There is a story in the UK news[i] which is of potential interest to those of us who like a bit of mayhem. One Marius Gustavson appeared in Westminster magistrates court on Wednesday 22nd March, charged with offences including GBH for removing body parts from other men (those parts including penises, testicles,[ii] nipples, as well as damaging legs beyond healing, requiring amputation …). Other men, allegedly involved in the same activities, appeared in other courts. The chopping of bodies is portrayed in reports as perhaps being consensual, and part of a ‘nullo’ subculture (a new thing to me), and the whole process also involved filming, streaming and charging people to view the footage.
It is the suggestion of consent which caught my attention. It is unlikely that a defence based on consent could succeed in this situation, following, in particular, the decision with regard to less extreme injuries in R v Brown back in the 1990s (gay S & M-inflicted injuries, Lancs; consent defence to offences under ss. 47 and 20 of the Offences Against the Person Act 1861 – ABH and wounding – does not work)[iii]. However, I wonder whether it will reignite people’s interest in the law which lies behind Brown, and, in particular, its discussion of mayhem/maim. Whether or not there is a full, discursive, judgment to pore over, I think we can probably anticipate some commentary which takes a bit of a wander through the weird and wonderful world of mayhem.
It does strike me that the injuries in this new case are actually much more clearly within the traditional bounds of mayhem than were those in Brown (or indeed the tongue-splitting etc. in R v. BM).[iv] Statements on the law of mayhem, and its application, required permanent damage, loss of function or total loss of a ‘member’, which I am not sure was present in Brown, though it certainly is here.[v] They are also very much tied to the male body – so damage to testicles in particular is specifically mentioned in the masculine-focused medieval definitions of mayhem. Leg-removal would also be a clear mayhem. Nipples I am less sure about. And Bracton completely failed to anticipate live-streaming, though it did predict one other aspect of this case – keeping the removed bits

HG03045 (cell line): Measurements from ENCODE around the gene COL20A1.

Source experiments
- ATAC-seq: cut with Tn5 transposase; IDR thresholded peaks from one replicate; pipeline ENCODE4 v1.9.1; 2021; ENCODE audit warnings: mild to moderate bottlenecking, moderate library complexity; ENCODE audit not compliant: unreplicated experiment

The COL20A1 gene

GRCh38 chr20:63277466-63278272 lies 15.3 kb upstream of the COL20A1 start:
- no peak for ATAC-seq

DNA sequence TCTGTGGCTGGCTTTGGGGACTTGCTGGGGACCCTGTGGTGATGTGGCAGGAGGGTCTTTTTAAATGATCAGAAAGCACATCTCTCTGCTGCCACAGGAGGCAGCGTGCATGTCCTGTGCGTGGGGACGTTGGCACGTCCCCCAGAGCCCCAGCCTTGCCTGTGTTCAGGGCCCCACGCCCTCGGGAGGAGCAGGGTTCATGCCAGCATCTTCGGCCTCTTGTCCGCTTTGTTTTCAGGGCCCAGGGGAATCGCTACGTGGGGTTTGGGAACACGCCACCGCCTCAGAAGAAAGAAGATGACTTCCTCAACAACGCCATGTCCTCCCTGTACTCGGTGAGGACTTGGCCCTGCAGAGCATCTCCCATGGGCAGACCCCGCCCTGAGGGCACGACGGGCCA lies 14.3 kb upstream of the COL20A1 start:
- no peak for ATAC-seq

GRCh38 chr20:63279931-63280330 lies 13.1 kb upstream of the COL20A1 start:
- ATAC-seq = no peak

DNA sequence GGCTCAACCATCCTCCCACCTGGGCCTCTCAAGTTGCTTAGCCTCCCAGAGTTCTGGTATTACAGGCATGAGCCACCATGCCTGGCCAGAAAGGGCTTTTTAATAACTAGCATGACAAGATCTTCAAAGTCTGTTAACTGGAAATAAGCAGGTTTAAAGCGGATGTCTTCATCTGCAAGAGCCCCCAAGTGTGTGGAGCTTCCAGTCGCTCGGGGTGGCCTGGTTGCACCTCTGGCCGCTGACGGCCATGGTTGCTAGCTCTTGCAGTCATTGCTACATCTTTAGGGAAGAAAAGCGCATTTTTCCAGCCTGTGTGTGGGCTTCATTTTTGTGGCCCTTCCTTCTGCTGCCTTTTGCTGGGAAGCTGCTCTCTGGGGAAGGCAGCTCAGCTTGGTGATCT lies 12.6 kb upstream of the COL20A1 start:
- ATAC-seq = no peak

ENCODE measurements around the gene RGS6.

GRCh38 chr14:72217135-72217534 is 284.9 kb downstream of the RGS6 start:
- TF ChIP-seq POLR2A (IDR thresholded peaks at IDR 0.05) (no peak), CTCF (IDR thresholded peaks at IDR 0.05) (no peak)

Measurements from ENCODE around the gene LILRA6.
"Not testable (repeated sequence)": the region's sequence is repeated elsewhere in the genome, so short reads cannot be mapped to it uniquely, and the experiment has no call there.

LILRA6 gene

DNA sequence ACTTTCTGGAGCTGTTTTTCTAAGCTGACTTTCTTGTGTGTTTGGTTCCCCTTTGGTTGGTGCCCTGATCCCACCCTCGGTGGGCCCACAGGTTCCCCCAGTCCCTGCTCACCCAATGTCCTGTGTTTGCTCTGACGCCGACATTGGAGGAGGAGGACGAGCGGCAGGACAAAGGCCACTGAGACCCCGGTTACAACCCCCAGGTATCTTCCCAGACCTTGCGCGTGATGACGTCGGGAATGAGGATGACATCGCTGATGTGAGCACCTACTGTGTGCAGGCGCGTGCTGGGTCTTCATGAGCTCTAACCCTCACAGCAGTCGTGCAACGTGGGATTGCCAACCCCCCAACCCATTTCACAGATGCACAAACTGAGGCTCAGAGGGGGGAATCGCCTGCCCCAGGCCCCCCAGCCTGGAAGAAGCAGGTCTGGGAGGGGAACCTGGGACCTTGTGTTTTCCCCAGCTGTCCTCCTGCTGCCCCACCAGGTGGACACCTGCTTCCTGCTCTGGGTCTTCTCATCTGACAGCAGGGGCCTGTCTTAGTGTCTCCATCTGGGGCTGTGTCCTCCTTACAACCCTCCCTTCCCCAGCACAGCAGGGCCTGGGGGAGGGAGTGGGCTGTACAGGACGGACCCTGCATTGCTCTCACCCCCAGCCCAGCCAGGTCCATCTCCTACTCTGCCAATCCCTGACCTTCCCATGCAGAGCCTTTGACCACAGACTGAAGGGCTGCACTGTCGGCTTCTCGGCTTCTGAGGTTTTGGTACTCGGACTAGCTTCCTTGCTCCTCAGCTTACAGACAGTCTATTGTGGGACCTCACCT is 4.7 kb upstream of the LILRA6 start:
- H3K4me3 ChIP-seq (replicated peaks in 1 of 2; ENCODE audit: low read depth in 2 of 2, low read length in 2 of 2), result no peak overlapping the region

We await the next part of the legal process – apparently due for the 19th April – and further enlightenment.
19th April: further proceedings: two men plead guilty to removing the nipple and penis of the alleged ringleader (GBH); there is also information about the procedure, in that lidocaine seems to have been used for anaesthesia, and about other offences,
There are set to be further court dates in May and June, and a provisional trial date in March 2024.
[i] See, e.g. the Guardian report, though it is in many other places.
[ii] Apparently this is done with something called a ‘burdizzo’. I now know 100% more about how this all works than I did 15 minutes ago. I am not sure that that is a good thing. None of the reports make it clear whether anaesthesia was involved. For castration in Bracton, see this post.
[iii]  AC 212.
[iv]  EWCA Crim 560.
[v] Some of the journalism also draws us into a story from Japan of a man who had his genitalia removed, cooked and eaten … Definitely beyond my mayhem-centric remit. I don’t think this was what Bracton had in mind in its passages on castration and mayhem.
Image: Roman castration pliers, obviously. Courtesy of Wikimedia Commons.